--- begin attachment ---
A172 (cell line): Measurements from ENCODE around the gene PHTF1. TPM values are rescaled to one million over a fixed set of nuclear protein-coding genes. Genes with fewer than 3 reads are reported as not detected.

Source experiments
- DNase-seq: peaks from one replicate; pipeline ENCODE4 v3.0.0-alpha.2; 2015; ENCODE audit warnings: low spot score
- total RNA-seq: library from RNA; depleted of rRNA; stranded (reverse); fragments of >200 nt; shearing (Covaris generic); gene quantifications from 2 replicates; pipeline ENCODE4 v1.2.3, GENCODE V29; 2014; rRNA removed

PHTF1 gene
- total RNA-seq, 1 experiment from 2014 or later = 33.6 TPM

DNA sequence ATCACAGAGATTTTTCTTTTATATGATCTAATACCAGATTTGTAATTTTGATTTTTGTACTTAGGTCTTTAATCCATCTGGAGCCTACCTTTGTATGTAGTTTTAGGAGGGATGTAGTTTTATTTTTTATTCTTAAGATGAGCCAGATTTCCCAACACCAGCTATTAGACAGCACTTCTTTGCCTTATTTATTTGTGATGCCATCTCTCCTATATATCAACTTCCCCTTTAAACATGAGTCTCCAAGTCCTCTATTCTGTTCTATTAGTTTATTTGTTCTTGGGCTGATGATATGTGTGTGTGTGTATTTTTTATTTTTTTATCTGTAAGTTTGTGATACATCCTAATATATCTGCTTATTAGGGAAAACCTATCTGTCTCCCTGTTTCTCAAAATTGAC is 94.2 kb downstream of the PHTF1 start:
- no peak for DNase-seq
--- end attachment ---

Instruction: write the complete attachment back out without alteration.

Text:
A172 (cell line): Measurements from ENCODE around the gene PHTF1. TPM values are rescaled to one million over a fixed set of nuclear protein-coding genes. Genes with fewer than 3 reads are reported as not detected.

Source experiments
- DNase-seq: peaks from one replicate; pipeline ENCODE4 v3.0.0-alpha.2; 2015; ENCODE audit warnings: low spot score
- total RNA-seq: library from RNA; depleted of rRNA; stranded (reverse); fragments of >200 nt; shearing (Covaris generic); gene quantifications from 2 replicates; pipeline ENCODE4 v1.2.3, GENCODE V29; 2014; rRNA removed

PHTF1 gene
- total RNA-seq, 1 experiment from 2014 or later = 33.6 TPM

DNA sequence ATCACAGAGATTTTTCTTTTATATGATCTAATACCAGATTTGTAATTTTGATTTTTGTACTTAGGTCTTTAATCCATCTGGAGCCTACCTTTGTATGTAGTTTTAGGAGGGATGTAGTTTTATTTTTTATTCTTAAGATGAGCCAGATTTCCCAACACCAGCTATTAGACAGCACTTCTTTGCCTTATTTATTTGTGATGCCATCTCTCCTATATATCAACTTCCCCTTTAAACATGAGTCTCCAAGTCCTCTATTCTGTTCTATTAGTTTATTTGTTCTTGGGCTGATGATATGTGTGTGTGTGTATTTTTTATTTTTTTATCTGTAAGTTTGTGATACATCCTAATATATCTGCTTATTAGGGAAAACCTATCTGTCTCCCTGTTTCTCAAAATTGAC is 94.2 kb downstream of the PHTF1 start:
- no peak for DNase-seq